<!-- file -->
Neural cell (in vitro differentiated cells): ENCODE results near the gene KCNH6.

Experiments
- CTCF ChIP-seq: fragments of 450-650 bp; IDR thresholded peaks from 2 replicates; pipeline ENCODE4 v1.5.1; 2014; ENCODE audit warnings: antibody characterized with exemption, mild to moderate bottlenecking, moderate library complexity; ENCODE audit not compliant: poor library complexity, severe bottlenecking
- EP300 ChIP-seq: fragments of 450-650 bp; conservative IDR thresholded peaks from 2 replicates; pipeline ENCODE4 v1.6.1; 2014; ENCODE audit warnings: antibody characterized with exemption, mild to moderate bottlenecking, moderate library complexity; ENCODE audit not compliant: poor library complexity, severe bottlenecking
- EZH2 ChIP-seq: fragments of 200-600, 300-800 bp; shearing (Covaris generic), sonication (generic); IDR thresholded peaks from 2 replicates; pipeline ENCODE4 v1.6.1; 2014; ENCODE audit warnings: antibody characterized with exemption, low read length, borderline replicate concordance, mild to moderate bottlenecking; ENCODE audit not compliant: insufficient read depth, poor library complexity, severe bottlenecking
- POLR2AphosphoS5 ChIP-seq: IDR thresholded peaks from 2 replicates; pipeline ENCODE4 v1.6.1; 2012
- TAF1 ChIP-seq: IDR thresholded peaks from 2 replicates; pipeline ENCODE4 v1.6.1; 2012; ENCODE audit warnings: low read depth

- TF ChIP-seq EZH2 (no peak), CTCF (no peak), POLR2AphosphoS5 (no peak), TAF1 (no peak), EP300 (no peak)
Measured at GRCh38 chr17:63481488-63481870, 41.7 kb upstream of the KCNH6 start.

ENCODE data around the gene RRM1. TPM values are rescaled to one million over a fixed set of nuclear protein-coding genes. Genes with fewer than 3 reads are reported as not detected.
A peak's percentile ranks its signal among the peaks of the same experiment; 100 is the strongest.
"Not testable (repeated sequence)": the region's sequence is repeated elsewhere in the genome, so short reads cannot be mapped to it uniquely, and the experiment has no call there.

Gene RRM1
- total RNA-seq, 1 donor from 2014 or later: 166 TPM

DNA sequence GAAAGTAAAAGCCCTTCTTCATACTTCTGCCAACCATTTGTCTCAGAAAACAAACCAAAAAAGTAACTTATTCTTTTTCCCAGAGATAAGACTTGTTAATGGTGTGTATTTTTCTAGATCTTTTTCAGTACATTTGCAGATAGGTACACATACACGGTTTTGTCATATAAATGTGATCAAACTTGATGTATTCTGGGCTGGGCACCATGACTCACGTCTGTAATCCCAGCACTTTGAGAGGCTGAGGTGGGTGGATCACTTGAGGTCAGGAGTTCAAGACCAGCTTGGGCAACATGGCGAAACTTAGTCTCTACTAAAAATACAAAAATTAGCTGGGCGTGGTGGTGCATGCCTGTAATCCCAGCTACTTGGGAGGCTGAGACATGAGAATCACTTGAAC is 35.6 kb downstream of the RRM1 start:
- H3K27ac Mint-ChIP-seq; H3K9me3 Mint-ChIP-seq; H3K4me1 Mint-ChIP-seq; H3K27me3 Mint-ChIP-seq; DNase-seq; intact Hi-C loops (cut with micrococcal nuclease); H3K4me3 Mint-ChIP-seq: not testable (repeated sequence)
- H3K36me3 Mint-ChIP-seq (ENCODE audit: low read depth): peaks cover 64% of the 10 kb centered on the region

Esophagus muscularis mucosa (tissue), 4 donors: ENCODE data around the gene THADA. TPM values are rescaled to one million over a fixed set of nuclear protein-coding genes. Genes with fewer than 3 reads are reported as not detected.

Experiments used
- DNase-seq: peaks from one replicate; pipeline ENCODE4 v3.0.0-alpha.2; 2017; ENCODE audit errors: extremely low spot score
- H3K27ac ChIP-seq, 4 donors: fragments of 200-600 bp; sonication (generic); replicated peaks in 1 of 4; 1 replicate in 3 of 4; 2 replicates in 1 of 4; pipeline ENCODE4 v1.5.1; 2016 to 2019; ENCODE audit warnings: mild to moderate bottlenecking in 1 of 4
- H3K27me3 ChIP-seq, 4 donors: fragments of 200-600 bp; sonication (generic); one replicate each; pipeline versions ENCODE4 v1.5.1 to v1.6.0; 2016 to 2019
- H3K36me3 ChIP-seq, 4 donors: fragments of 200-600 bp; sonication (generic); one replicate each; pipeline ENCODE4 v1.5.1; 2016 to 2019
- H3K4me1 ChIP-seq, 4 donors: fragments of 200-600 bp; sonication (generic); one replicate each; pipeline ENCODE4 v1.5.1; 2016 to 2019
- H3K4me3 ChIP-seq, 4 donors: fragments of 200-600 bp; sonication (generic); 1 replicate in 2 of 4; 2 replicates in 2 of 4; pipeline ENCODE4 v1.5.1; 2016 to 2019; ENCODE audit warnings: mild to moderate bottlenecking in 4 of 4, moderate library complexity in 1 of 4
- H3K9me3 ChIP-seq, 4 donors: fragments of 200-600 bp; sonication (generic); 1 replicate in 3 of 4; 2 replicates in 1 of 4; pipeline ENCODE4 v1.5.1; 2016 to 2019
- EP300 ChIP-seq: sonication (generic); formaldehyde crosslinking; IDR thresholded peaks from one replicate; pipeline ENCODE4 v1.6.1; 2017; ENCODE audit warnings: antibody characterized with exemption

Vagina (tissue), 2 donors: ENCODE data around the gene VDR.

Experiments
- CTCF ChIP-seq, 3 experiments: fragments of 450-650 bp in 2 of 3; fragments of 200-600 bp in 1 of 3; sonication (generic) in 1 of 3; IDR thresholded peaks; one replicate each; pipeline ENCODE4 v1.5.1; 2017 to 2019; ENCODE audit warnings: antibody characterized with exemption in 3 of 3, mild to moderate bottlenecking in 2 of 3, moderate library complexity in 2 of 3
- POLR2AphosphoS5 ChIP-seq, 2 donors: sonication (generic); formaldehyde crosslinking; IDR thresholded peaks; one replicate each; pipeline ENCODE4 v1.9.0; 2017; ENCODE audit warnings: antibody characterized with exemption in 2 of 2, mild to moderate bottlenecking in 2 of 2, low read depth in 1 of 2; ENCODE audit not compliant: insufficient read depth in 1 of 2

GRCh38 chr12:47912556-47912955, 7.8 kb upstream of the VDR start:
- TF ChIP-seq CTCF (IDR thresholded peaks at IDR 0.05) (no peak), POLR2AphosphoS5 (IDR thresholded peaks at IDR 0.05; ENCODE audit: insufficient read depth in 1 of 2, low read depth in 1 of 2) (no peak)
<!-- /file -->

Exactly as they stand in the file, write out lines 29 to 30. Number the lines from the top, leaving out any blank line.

Experiments
- CTCF ChIP-seq, 3 experiments: fragments of 450-650 bp in 2 of 3; fragments of 200-600 bp in 1 of 3; sonication (generic) in 1 of 3; IDR thresholded peaks; one replicate each; pipeline ENCODE4 v1.5.1; 2017 to 2019; ENCODE audit warnings: antibody characterized with exemption in 3 of 3, mild to moderate bottlenecking in 2 of 3, moderate library complexity in 2 of 3